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WAR: WRITERS AGAINST RACISM! by Dr. George Edward Stanley

An open letter to Attorney General Eric Holder. Attorney General Eric Holder

August 11, 2009


Attorney General Eric Holder

U.S. Department of Justice

950 Pennsylvania Avenue, NW

Washington, DC 20530-0001


Dear Attorney General Holder,



      When you spoke at the Department of Justice in February in honor of Black History Month, you said that Americans simply do not talk enough with each other about things racial. I agree. 

     So I wish the Department of Justice and the Department of Education would call a conference in Washington, D.C., to bring together writers who have written children and young adult novels that deal with racism. We can start talking. I would certainly attend – and I have other writer friends who I think would also attend.

     This past June, Simon & Schuster published my NIGHT FIRES, set in 1923 Lawton, Oklahoma. It’s about a young boy who, while looking for a father-figure, is pulled into the Ku Klux Klan by his neighbor, a member of the Oklahoma legislature and the Imperial Wizard of the Oklahoma Ku Klux Klan. I’m enclosing a copy.

     I’m also enclosing a copy of recent comments from Amy Bowllan’s School Library Journal Blog in which we discussed the subject of racism and how novels can be used in America’s classroom. (Amy also teaches at the Hewitt School on Manhattan’s Upper Eastside.)

     I agree with Amy that teachers should be challenged to incorporate truthful, historical accounts through their fiction selections to get students talking about race: about how it has divided us as a nation for centuries and about how young people can solve the racial problems that their parents and grandparents haven’t been able to solve. At the conference, we could start talking strategy.   





(Dr.) George Edward Stanley, Professor of African and Middle-Eastern Languages and Linguistics

Cameron University,

Lawton, Oklahoma 73506

If we don’t start talking about race, in the classroom, racism will persist. -Amy Bowllan

(photo comes via USDOJ)


  1. George Edward Stanley says:

    Amy, thank you for your incredible support. I really hope this will happen and become a national movement. We cannot afford to wait.

  2. Amy Bowllan says:

    It will happen because it’s supposed to. imho :) Thank you for the letter!

  3. B. Herrera says:

    Sometimes the best way to solve a difficult problem is by talking about it. We are taught not to say anything which might hurt another’s feelings or which might make us look bad. Marriages break up because we don’t want to talk about what is bother us. Men fight because it is easier than discussion. Nations go to war to solve disputes. No wonder so many of our young people are picking up guns and shooting their way out of their problems. Without communication the world becomes a lonely, frightening place. It’s past time to allow young people to talk freely about the serious issues, including race, and to allow teachers to present historically accurate material which might not be pleasant to read, but which will teach the need for tolerance and understanding better than any politically correct lecture ever could.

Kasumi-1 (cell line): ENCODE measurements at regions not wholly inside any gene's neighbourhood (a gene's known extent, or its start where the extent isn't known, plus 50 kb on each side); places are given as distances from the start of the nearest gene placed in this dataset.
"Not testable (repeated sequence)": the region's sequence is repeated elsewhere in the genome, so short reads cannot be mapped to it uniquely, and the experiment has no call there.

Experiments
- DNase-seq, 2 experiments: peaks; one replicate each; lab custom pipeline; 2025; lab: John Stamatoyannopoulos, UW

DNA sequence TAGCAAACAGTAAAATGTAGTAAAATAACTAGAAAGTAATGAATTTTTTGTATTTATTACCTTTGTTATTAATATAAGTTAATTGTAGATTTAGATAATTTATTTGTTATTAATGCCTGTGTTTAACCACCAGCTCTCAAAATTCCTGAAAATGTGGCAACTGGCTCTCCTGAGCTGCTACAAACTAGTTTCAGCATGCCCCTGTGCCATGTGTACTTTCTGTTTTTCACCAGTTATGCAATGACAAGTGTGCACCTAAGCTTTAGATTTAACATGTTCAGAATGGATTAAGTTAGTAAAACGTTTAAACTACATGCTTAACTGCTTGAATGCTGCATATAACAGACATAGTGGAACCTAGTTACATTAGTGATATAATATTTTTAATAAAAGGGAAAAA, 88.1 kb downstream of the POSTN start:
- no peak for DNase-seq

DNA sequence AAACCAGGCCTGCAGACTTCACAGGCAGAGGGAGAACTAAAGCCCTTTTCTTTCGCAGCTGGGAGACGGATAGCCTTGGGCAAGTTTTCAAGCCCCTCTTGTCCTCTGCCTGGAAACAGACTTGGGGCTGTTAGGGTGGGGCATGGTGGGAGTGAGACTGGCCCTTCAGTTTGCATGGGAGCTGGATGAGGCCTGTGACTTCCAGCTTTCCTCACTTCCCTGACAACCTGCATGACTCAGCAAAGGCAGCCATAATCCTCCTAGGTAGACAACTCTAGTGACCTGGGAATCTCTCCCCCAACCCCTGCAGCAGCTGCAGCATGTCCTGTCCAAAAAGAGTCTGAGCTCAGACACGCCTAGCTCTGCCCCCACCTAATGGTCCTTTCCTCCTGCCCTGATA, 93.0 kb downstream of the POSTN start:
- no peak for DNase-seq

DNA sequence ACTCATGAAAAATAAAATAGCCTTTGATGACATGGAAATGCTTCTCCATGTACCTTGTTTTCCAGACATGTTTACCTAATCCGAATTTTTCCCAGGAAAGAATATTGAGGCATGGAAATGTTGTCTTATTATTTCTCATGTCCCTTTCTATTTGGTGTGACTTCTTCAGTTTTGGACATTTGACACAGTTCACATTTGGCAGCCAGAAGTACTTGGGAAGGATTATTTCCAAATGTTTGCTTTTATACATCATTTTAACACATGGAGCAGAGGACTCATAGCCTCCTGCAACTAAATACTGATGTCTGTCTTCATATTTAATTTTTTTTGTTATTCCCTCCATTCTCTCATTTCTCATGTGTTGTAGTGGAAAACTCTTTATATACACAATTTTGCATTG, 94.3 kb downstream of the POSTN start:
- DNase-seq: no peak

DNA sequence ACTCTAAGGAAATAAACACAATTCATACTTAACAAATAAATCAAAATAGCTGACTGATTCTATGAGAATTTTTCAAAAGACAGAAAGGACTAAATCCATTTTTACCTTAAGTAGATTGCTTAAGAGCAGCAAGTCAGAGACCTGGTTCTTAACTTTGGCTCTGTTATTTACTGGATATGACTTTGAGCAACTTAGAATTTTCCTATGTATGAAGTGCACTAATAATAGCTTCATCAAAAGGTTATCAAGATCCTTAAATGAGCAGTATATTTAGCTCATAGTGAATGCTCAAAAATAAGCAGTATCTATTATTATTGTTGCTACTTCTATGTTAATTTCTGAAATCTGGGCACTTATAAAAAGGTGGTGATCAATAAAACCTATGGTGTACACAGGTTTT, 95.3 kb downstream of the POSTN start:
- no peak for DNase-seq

4. Mary ann rodman says:

    Way to go, George and Amy! I’m right(write?) in there with you.

  5. Amy Bowllan says:

    Thanks, B and Mary ann! It’s the RIGHT thing to do, so glad you’re on board! There are far too many great books being left on a library shelf when they should be in the hands of students. All of the research that goes into these great works, NO teacher has time to even research. There must be a partnership developed between teachers and authors.

  6. Neesha Meminger says:

    Wonderful letter, and wonderful post.

  7. Paula Chase says:

    And the first shot is fired!

  8. George Edward Stanley says:

    These responses have been so incredibly heartening! Thank you! Thank you! Thank you!

  9. Mayra Lazara Dole says:

    As a YA author of books with diversity against homophobia and racism I join you in fighting the war against racism! Looking forward to reading NIGTH FIRES.

  10. Amy Bowllan says:

    Let’s galvanize more authors and teachers! The movement has officially begun. We’ll need banners for our march to Washington! Yes!